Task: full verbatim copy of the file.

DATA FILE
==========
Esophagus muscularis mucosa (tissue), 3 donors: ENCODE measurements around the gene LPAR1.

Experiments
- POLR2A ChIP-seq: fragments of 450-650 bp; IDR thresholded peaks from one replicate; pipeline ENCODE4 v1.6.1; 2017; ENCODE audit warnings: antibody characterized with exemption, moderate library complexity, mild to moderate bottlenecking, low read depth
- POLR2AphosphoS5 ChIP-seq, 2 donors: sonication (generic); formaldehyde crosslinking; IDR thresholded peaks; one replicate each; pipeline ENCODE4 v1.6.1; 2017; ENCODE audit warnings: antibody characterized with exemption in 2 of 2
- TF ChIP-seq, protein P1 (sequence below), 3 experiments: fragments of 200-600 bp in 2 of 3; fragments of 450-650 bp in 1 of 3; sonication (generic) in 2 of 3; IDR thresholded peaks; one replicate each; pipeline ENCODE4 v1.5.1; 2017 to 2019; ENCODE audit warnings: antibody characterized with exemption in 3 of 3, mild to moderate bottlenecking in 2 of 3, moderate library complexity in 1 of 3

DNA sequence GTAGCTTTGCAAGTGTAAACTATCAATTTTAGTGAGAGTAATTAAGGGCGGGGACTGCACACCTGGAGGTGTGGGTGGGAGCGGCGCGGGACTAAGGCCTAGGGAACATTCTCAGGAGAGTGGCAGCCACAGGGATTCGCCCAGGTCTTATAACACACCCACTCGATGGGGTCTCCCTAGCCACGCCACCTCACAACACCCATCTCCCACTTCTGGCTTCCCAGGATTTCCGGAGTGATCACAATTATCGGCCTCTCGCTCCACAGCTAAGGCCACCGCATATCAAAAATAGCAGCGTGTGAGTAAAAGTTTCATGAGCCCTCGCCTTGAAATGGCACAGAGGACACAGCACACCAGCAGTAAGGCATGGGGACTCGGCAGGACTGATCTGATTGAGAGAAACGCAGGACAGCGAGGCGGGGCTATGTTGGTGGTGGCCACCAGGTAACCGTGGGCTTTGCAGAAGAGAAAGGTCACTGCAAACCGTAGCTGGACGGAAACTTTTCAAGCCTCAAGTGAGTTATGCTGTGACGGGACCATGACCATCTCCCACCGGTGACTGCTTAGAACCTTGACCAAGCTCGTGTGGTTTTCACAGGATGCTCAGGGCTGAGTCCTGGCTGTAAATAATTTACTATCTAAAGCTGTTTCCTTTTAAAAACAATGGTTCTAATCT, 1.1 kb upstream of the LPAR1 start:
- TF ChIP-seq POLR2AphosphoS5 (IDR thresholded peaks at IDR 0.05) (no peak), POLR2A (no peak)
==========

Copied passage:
Esophagus muscularis mucosa (tissue), 3 donors: ENCODE measurements around the gene LPAR1.

Experiments
- POLR2A ChIP-seq: fragments of 450-650 bp; IDR thresholded peaks from one replicate; pipeline ENCODE4 v1.6.1; 2017; ENCODE audit warnings: antibody characterized with exemption, moderate library complexity, mild to moderate bottlenecking, low read depth
- POLR2AphosphoS5 ChIP-seq, 2 donors: sonication (generic); formaldehyde crosslinking; IDR thresholded peaks; one replicate each; pipeline ENCODE4 v1.6.1; 2017; ENCODE audit warnings: antibody characterized with exemption in 2 of 2
- TF ChIP-seq, protein P1 (sequence below), 3 experiments: fragments of 200-600 bp in 2 of 3; fragments of 450-650 bp in 1 of 3; sonication (generic) in 2 of 3; IDR thresholded peaks; one replicate each; pipeline ENCODE4 v1.5.1; 2017 to 2019; ENCODE audit warnings: antibody characterized with exemption in 3 of 3, mild to moderate bottlenecking in 2 of 3, moderate library complexity in 1 of 3

DNA sequence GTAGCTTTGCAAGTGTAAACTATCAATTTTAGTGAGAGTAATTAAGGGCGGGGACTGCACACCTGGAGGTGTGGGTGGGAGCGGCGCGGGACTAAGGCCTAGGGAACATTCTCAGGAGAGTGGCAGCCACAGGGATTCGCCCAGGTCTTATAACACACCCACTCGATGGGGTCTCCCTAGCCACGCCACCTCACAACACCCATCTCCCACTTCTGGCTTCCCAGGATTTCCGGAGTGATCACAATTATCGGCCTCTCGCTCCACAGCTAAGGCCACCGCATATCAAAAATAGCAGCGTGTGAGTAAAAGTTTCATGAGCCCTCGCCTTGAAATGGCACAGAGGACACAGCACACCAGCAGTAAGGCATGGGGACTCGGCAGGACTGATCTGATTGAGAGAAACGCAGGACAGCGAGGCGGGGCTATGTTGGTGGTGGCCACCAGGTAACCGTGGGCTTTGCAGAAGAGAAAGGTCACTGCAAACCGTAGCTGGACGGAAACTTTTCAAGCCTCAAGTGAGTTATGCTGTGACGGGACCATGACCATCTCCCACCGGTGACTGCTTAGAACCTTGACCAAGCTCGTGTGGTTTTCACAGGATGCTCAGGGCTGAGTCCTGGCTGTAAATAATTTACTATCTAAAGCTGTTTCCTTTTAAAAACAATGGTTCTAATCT, 1.1 kb upstream of the LPAR1 start:
- TF ChIP-seq POLR2AphosphoS5 (IDR thresholded peaks at IDR 0.05) (no peak), POLR2A (no peak)